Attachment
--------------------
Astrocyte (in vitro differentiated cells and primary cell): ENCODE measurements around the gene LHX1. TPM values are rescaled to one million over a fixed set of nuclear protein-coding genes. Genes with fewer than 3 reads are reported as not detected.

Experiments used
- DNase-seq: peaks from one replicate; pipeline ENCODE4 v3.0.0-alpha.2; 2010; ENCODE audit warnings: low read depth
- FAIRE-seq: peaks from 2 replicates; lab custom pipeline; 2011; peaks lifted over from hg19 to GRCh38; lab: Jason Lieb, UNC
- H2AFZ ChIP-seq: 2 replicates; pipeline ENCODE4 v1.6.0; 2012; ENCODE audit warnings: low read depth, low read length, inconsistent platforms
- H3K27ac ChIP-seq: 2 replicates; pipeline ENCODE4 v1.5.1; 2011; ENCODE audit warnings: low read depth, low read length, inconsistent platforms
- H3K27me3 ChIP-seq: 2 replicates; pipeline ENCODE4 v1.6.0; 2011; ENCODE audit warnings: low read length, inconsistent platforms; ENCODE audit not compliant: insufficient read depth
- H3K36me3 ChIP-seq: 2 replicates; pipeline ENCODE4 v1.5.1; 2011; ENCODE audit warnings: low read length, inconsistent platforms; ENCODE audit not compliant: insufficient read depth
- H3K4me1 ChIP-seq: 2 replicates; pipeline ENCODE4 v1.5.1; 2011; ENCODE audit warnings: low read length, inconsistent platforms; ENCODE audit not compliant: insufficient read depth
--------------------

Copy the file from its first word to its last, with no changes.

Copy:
Astrocyte (in vitro differentiated cells and primary cell): ENCODE measurements around the gene LHX1. TPM values are rescaled to one million over a fixed set of nuclear protein-coding genes. Genes with fewer than 3 reads are reported as not detected.

Experiments used
- DNase-seq: peaks from one replicate; pipeline ENCODE4 v3.0.0-alpha.2; 2010; ENCODE audit warnings: low read depth
- FAIRE-seq: peaks from 2 replicates; lab custom pipeline; 2011; peaks lifted over from hg19 to GRCh38; lab: Jason Lieb, UNC
- H2AFZ ChIP-seq: 2 replicates; pipeline ENCODE4 v1.6.0; 2012; ENCODE audit warnings: low read depth, low read length, inconsistent platforms
- H3K27ac ChIP-seq: 2 replicates; pipeline ENCODE4 v1.5.1; 2011; ENCODE audit warnings: low read depth, low read length, inconsistent platforms
- H3K27me3 ChIP-seq: 2 replicates; pipeline ENCODE4 v1.6.0; 2011; ENCODE audit warnings: low read length, inconsistent platforms; ENCODE audit not compliant: insufficient read depth
- H3K36me3 ChIP-seq: 2 replicates; pipeline ENCODE4 v1.5.1; 2011; ENCODE audit warnings: low read length, inconsistent platforms; ENCODE audit not compliant: insufficient read depth
- H3K4me1 ChIP-seq: 2 replicates; pipeline ENCODE4 v1.5.1; 2011; ENCODE audit warnings: low read length, inconsistent platforms; ENCODE audit not compliant: insufficient read depth